What Have You Done For Me Lately?

Words to live by. It’s barely been a year since the Philadelphia Phillies selected prep outfielder Mickey Moniak at the top of the 2016 MLB Draft. Out of the California ranks, Moniak entered a farm system on the rise, placing him not quite at the top (see: J.P. Crawford) but right near it.

He’s only been 19 for a little over two months and was great in his first professional taste of baseball. For the Phillies rookie club, he hit .284 with a 35:11 K:BB ratio (.340 OBP), 28 RBI and 10 stolen bases in 46 games.

That set him up for favorable reviews entering 2017. Moniak slotted in at number 41 in John Sickels’ preseason ranking and was a top 20 selection for MLB.com (19) and Baseball America (17).

The new year took him to Low-A Lakewood and the reigning top overall pick has been pretty good. He’s hitting .261 entering July 25th with some serious split action. Vs. righties he’s succeeding with a .280 average, but against lefties is struggling with a .207 posting.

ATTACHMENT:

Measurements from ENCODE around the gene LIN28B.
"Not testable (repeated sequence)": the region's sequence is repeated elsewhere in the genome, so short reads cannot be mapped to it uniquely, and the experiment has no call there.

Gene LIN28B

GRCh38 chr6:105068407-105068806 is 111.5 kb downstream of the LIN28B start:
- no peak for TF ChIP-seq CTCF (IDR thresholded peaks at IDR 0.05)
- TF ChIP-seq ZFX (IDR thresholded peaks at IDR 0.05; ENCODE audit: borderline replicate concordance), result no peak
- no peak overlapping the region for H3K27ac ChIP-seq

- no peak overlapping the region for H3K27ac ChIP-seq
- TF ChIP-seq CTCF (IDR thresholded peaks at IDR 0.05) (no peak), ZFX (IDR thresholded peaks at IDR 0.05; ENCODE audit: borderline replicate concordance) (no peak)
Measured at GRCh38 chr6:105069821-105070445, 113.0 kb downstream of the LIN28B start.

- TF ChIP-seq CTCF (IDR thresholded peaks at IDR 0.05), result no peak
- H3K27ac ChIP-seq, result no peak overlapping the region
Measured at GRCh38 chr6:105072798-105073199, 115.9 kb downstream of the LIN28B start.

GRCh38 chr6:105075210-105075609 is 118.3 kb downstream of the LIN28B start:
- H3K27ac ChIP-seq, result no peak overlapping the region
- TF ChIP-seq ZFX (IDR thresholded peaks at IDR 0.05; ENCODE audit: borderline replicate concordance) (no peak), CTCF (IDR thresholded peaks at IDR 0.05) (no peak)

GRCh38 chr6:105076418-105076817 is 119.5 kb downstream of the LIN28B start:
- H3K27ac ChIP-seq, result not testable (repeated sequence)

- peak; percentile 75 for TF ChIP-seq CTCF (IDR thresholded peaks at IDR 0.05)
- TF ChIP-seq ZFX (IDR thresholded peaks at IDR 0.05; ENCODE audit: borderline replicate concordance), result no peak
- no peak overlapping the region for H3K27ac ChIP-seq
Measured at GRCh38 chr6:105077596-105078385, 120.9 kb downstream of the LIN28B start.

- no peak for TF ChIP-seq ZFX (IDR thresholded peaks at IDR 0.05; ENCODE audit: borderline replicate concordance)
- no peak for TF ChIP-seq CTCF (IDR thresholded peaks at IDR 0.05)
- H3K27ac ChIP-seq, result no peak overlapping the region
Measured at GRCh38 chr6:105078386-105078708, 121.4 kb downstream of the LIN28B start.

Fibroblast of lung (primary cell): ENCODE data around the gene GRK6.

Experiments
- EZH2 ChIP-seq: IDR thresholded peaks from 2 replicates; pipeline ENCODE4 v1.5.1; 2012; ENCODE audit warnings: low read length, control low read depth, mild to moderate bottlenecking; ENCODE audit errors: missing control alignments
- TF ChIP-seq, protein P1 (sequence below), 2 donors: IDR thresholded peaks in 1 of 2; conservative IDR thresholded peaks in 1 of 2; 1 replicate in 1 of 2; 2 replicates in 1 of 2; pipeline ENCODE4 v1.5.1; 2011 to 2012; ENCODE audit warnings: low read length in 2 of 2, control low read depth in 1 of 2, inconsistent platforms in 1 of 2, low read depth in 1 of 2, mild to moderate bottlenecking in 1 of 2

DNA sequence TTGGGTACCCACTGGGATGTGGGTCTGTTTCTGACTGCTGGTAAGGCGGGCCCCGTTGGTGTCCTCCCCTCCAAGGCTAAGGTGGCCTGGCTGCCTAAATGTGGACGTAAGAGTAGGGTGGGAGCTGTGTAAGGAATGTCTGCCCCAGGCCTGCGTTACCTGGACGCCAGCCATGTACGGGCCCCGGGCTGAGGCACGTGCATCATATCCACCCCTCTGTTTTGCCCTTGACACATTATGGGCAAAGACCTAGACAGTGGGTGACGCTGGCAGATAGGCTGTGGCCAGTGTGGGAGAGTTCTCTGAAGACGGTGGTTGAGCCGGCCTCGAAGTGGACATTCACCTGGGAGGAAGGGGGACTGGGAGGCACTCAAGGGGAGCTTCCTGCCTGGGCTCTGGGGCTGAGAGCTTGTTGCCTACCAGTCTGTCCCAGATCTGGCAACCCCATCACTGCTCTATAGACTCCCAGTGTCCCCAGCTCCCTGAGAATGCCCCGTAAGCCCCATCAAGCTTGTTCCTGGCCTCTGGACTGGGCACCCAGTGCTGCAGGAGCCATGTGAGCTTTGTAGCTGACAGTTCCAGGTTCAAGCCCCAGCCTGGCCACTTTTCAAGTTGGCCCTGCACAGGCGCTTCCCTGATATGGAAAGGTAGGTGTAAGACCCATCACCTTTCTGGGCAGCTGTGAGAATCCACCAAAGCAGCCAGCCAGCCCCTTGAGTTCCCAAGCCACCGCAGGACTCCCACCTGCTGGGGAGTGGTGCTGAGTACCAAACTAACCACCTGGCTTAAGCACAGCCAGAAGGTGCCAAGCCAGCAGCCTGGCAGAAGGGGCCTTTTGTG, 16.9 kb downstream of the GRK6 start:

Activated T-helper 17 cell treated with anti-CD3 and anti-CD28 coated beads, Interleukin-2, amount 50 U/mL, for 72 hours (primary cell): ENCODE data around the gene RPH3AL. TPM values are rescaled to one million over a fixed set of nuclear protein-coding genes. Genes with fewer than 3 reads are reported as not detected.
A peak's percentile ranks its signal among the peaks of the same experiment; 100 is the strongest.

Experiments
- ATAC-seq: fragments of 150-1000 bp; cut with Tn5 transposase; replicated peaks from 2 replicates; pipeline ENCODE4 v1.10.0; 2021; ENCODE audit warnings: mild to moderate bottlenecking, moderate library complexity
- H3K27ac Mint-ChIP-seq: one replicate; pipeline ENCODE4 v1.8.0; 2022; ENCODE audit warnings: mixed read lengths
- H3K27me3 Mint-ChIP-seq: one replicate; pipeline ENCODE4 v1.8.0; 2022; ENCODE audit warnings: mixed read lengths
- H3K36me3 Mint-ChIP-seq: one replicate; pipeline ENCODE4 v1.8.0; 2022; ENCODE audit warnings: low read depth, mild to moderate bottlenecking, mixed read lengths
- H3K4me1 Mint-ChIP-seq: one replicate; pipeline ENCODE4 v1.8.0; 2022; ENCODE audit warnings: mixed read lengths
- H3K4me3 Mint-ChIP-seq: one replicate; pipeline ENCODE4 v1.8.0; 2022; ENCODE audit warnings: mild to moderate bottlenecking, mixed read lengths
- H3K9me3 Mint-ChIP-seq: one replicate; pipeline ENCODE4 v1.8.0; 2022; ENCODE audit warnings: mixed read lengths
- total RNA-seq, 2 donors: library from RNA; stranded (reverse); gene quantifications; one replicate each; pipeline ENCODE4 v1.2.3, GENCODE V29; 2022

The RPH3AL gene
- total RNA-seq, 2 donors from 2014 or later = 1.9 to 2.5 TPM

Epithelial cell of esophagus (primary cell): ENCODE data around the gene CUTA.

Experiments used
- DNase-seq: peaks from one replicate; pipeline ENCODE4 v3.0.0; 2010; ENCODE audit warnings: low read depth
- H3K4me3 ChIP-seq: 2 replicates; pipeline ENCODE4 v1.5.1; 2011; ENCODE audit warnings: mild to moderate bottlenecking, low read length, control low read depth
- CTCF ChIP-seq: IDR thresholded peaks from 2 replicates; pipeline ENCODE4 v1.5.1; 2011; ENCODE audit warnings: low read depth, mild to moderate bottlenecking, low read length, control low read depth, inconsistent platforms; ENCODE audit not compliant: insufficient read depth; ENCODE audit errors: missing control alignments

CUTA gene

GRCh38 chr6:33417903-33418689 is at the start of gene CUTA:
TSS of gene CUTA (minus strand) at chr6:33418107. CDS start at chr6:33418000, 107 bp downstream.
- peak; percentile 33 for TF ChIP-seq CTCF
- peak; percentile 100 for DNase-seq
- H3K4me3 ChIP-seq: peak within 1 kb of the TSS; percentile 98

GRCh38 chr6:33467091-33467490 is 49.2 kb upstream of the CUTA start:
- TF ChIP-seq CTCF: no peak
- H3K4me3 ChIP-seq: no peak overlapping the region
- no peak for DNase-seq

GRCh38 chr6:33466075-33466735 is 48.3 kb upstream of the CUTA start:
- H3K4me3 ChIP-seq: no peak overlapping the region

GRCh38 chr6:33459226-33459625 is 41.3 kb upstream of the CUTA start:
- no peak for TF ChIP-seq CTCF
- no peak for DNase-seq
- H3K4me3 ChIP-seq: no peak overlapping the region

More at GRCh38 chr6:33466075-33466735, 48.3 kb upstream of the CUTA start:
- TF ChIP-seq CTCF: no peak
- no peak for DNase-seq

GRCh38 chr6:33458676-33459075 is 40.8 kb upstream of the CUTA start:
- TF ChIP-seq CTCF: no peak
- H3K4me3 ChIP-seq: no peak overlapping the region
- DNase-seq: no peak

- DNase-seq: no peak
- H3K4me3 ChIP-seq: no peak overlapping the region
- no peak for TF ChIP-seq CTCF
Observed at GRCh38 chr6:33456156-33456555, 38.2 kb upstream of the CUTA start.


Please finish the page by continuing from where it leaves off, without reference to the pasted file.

His age is still absolutely in his favor, but some of the shine has come off the player taken above all others in 2016. The mid-season rankings from Baseball America, ESPN and MLB.com have all bumped him down.

A handful of the names passing him by are 2017 draftees. A class considered largely void of game-changing talent, I refer to the words at the top of this piece.

What have you done for me lately?

Moniak has been good, not great, and is still one of the best centerfield prospects in baseball. But new is always better...more words to live by.

He’s dropped 33 spots on Baseball America from his most recent rank (13 to 46), 18 spots on ESPN (13 to 48) and MLB.com dropped him from 19 to 33 (14 spots for those scoring at home).

The struggles from the left side of the plate are certainty of note as his value would plummet significantly if he became a platooner, but at this juncture Mickey Moniak is freshly 19, plays an even fresher centerfield and has overall numbers —.261, 18 doubles, five triples, four home runs and nine stolen bases (though six caught stealing’s aren’t good)— that still make him one of baseball’s most promising prospects.

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